Another nearby store is named, “Chic & Trendy”. Faceless mannequins in the front window sport outrageous fashions reminiscent of the New York club scene. These tastes are reflected in local Vietnamese fashion magazines. Nowadays in HCMC, western fashions are all the rage, for women and for men.

A Vietnamese woman buzzes by me on a motorbike, and I’m reminded that not all traditional fashion is lost in the city. She wears the national women’s outfit known as the ao dai, seen in most foreign movies about Vietnam. The traditional outfit consists of silk pants, and a form fitting silk tunic. There are slits cut on both sides of the tunic, reaching higher than you might expect. The slits form long flaps in the front and back, leaving just a hint of skin visible on both sides of the waist.

This national dress had all but disappeared, until a beauty pageant was won by a Vietnamese contestant in 1995 wearing the ao dai. The traditional outfit made a comeback, and it’s still worn in some schools, government offices, and for formal occasions.

One of my Vietnamese friends Chi, wears a bright blue ao dai every week for her job at a bank. Chi is originally from the Mekong Delta, but now lives in Ho Chi Minh City (Saigon).

“My mother was VC,” she told me. As a young Viet Cong fighter, her mother was wounded fighting Americans in the Mekong Delta. To this day, her mother cannot raise one of her arms past her shoulder because of a shrapnel wound from the war. Her grandfather was also VC, and died fighting Americans in the Delta. Her father on the other hand, was a draftee in the ARVN, the old South Vietnamese Army. He left the ARVN after only a couple of months. It’s likely he was a deserter.

Born after the war, Chi is from Vietnam’s new generation that drives the growing economy. She is a modern woman, in every sense of the word. She’s a university graduate, financially independent, and an entrepreneur. Besides her bank job, she owns two outside businesses. “I have shop at hotel for foreigner(s),” she tells me. The shop sells souvenirs to business travelers. But that’s not her only side business.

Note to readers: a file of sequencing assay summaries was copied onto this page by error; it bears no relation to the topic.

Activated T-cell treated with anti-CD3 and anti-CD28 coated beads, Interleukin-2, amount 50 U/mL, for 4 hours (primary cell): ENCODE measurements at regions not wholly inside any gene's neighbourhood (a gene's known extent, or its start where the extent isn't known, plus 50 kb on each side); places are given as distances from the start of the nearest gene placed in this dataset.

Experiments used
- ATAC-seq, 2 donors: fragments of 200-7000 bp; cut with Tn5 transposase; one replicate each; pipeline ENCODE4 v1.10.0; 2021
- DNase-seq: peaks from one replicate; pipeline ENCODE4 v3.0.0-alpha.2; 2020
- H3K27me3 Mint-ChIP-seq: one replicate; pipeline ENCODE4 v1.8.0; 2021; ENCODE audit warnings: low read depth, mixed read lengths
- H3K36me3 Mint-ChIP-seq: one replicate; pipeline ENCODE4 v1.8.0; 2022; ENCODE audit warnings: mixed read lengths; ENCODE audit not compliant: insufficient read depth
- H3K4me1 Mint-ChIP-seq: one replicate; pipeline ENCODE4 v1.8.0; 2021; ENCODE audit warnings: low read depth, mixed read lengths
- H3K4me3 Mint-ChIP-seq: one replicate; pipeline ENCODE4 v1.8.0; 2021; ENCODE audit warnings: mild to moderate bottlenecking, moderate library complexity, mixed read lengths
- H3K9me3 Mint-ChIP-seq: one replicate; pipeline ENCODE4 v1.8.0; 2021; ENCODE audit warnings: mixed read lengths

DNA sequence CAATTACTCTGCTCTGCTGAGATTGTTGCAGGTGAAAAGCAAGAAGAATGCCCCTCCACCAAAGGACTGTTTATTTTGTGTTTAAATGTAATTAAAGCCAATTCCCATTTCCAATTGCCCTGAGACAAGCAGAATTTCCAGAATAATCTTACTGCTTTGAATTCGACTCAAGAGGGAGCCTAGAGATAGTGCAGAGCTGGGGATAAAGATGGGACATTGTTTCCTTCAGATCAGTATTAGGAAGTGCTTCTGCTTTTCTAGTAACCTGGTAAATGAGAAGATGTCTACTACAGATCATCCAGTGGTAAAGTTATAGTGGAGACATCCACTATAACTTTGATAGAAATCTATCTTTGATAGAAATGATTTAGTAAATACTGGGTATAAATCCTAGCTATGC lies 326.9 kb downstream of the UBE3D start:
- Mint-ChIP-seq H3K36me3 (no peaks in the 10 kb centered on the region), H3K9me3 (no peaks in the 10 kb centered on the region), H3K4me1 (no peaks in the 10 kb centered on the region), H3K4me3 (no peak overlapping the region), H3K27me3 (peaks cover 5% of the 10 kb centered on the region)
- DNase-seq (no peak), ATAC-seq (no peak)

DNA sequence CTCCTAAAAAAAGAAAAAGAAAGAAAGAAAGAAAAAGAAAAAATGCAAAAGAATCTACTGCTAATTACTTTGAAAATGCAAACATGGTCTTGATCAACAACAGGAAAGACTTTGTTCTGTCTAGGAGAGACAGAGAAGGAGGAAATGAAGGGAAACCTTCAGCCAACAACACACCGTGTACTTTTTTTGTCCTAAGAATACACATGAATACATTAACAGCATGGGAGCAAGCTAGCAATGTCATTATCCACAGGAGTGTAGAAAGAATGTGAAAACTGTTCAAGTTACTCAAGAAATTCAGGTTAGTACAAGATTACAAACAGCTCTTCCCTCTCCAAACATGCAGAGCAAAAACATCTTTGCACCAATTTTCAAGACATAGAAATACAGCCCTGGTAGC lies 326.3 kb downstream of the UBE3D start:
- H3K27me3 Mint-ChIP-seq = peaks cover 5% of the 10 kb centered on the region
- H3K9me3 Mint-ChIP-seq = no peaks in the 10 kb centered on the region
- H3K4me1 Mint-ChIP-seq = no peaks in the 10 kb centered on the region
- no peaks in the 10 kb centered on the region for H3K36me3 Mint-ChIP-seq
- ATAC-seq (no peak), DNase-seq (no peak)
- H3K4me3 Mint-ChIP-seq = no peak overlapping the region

Saigon is the center of fashion in Vietnam. Western trends are popular.

“I have bar on Phu Quoc Island,” she continues. This small bar is in a growing tourist destination south of the Mekong Delta. She occasionally flies there to check up on the business.

Chi was married once, and has an adorable daughter of six. Soon after her birth she learned that her Vietnamese husband, like many urban Vietnamese men, was spending time with prostitutes at karaoke bars. While many Vietnamese wives tolerate this behavior, Chi didn’t, and divorced him. Her husband still visits his daughter on weekends. Chi has moved on, and with her current work and outside businesses, she now earns more money than her ex-husband.

Chi was born after the war, and like most Vietnamese, she doesn’t dwell on it. The subject still comes up though, even with her daughter. “My daughter ask me one day,” Chi relates, “why did Americans come make war here?”
As seen here, Vietnam's traditional dress, the "ao dai", has made a comeback.

That’s not an easy question to answer. Given what happened to Chi’s mother in the war, I’m surprised that she doesn’t dislike Americans, but she doesn’t hold a grudge. “That is past,” she says of the war, “that was so many year before.”

Chi told me that long before she had married, she used to work for a medical organization, and worked with an American doctor. They worked closely together, and soon began dating. He became her first love. ”I loved him so much,” she admits.

That love was reciprocated, and he eventually asked her to marry him.

As much as she loved him, Chi turned him down, since she believed her parents wouldn’t approve.

The doctor cried.

No comments:

Post a Comment